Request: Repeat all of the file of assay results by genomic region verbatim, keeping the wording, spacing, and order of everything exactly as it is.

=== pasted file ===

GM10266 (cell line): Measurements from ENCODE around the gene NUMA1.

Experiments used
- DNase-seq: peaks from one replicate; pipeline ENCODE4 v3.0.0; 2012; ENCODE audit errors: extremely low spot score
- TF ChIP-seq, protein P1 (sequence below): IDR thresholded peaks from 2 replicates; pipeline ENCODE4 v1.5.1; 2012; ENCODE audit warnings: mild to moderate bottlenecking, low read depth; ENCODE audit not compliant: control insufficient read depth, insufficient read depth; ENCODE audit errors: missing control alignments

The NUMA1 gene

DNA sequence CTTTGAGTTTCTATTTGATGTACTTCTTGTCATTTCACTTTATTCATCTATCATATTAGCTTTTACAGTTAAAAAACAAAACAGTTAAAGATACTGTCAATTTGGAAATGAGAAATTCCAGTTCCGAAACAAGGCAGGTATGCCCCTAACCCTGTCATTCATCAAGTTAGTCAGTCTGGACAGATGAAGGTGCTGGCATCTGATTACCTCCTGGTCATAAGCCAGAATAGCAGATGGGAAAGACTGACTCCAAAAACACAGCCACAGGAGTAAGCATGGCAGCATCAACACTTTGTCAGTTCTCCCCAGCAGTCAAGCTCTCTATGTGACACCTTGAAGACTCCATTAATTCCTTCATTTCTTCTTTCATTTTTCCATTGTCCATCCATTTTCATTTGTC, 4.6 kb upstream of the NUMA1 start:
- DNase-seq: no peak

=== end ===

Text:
GM10266 (cell line): Measurements from ENCODE around the gene NUMA1.

Experiments used
- DNase-seq: peaks from one replicate; pipeline ENCODE4 v3.0.0; 2012; ENCODE audit errors: extremely low spot score
- TF ChIP-seq, protein P1 (sequence below): IDR thresholded peaks from 2 replicates; pipeline ENCODE4 v1.5.1; 2012; ENCODE audit warnings: mild to moderate bottlenecking, low read depth; ENCODE audit not compliant: control insufficient read depth, insufficient read depth; ENCODE audit errors: missing control alignments

The NUMA1 gene

DNA sequence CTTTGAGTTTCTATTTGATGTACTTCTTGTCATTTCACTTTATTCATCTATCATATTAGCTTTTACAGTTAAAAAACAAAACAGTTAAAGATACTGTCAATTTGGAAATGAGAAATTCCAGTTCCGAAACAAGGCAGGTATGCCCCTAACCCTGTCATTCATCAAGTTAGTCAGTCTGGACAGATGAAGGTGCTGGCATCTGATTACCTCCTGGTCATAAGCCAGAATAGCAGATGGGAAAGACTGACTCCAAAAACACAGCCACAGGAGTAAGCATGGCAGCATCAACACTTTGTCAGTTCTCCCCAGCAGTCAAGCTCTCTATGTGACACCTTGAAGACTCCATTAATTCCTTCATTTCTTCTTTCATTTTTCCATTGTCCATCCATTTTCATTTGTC, 4.6 kb upstream of the NUMA1 start:
- DNase-seq: no peak